Power & Place: Culture and Conflict in the Built Environment

This lecture/workshop course studies and analyzes processes and expressions of power in urban form and design in the North American built environment. Focusing on topics of identity and differentiation that are expressed in spatial interventions across history, this course surveys historic and contemporary cultural conflicts that emerged from private developments and regulatory processes, many of which result, intentionally or unintentionally in patterns of social exclusion.

The course will develop ways of thinking, research methodologies (familiarity with original historical sources and databases) and analytical means leading to modes of interpretation associated with places where power and politics have a critical but often undisclosed influence in shaping the built environment. The goal of the course is to foster an understanding of urban ethics and political awareness that can be applied to any place, leading to a broader understanding of the dimensions of the cultural ecology of a place over time.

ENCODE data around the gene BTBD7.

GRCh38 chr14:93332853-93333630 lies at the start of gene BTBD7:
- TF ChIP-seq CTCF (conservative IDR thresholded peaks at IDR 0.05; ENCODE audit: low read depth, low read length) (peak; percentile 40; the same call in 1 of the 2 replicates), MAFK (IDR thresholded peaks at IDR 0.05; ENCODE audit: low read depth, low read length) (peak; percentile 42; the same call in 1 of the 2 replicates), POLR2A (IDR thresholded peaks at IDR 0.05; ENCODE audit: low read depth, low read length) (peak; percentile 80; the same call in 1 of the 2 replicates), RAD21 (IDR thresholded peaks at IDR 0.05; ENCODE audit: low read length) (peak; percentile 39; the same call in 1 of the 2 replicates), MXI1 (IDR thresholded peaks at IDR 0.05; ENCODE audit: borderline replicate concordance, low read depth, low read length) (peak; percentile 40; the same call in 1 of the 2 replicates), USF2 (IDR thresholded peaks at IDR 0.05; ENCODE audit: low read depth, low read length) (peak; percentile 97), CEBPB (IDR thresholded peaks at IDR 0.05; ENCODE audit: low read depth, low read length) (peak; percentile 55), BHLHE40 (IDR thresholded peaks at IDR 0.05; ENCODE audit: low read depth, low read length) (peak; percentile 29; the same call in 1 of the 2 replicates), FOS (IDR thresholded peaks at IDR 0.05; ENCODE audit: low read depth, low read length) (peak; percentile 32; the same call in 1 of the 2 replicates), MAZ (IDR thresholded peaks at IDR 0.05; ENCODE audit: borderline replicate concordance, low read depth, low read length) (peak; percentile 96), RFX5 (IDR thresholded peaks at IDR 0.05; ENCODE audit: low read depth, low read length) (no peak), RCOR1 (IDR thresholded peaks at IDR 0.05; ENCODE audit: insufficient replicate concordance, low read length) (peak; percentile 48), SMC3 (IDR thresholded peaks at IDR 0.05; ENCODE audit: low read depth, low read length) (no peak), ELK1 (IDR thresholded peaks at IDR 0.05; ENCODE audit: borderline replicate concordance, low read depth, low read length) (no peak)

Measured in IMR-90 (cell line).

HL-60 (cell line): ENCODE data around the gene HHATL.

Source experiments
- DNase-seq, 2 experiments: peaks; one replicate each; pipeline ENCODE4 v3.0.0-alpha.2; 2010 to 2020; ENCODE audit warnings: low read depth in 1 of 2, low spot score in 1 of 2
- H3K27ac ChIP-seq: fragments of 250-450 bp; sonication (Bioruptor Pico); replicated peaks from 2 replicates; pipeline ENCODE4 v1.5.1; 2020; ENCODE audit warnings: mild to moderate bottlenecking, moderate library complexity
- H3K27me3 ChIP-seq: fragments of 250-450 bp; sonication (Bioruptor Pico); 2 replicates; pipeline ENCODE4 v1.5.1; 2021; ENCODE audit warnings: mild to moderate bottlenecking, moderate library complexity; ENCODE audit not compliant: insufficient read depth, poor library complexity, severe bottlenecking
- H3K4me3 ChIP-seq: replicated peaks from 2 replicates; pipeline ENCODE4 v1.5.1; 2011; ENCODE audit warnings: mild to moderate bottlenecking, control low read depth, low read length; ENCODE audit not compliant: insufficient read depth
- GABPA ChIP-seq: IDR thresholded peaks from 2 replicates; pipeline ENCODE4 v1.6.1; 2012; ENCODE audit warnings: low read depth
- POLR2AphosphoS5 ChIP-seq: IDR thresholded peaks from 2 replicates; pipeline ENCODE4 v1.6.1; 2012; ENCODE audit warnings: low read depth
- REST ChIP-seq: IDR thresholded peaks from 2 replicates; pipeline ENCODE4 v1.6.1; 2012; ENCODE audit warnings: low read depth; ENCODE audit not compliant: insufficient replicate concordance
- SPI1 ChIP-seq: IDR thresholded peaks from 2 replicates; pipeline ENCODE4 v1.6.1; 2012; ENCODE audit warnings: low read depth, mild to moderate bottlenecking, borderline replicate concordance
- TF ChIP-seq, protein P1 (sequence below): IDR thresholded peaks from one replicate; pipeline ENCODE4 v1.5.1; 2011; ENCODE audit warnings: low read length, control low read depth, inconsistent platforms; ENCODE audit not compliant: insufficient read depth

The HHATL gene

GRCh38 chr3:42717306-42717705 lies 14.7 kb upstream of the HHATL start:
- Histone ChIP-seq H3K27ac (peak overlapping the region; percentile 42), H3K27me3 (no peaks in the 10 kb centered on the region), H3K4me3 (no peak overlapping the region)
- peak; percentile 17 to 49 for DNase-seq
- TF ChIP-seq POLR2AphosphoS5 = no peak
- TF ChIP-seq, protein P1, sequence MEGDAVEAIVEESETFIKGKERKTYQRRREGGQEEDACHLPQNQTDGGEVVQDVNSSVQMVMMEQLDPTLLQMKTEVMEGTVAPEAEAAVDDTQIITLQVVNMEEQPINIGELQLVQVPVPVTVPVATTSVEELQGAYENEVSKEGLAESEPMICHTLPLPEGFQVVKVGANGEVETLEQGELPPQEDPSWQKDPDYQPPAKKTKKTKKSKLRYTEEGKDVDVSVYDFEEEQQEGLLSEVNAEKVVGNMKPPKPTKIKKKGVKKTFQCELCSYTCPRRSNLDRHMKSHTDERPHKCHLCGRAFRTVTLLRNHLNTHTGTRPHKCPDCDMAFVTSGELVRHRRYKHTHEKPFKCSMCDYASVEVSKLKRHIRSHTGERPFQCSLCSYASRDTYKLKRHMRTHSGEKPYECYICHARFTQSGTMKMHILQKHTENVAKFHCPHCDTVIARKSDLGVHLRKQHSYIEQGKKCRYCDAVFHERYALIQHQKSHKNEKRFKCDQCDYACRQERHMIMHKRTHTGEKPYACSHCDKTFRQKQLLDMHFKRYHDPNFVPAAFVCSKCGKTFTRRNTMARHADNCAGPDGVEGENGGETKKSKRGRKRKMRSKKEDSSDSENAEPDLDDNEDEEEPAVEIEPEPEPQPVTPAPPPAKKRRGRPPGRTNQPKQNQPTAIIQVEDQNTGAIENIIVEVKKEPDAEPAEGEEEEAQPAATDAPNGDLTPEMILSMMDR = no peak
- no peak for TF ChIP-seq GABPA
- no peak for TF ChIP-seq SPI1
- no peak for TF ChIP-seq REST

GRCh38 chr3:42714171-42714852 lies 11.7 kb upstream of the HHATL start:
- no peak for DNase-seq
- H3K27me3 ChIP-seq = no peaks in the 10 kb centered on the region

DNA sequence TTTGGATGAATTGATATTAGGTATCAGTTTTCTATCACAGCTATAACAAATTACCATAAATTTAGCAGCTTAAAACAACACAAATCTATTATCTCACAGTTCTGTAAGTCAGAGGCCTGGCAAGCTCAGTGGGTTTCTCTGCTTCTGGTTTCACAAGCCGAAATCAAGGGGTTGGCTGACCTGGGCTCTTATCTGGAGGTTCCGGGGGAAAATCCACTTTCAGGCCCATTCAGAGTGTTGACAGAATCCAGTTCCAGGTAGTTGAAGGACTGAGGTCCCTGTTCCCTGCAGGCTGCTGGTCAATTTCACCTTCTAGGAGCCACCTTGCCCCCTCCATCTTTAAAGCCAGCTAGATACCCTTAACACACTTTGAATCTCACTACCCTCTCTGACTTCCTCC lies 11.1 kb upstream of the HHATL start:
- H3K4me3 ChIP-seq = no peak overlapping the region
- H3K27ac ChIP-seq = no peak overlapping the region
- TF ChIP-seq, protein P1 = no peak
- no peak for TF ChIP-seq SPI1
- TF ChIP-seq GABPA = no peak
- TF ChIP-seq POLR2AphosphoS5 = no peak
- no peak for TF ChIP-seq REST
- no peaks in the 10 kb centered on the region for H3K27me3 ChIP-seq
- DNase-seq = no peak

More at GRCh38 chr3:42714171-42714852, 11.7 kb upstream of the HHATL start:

2019’s site will explore Crenshaw Boulevard and its adjacent neighborhoods in Los Angeles. Twenty-three miles long from Wiltshire Boulevard to Palos Verde Crenshaw “begins and ends in wealth.” While the street’s history reveals dynamic demographic changes that accompany broader national forces—a white suburb becomes a black/Japanese community then becomes an inner-city black neighborhood and now contains a rising Latino population—the cultural landmarks of these eras endure. Narratives could be constructed around the architecture: Clarence Stein’s “Black Beverly Hills” Baldwin Village, Olmstead Brothers’ landmarked Leimert Park, Armet and Davis’s Googie architecture of the Japanese-owned Holiday Bowl or around the street’s prominence as a center of African American culture: Maverick Flats—the ”Apollo of the West,” low-rider culture and hip-hop, Destination Crenshaw, Marathon Clothing and Nipsey Russell.  In the once predominantly white Hawthorne, home of the Beach Boys, the early roots of the aerospace industry at Northrup Field is now home to Elon Musk’s SpaceX and Tesla. An example of the dynamic city-as-never-finished-process, this single street provides an opportunity to understand the intersection of race, ethnicity, culture and media at a local scale within the broad forces that shape LA.

Course work involves mapping, short videos. Familiarity with Adobe Creative Suite required.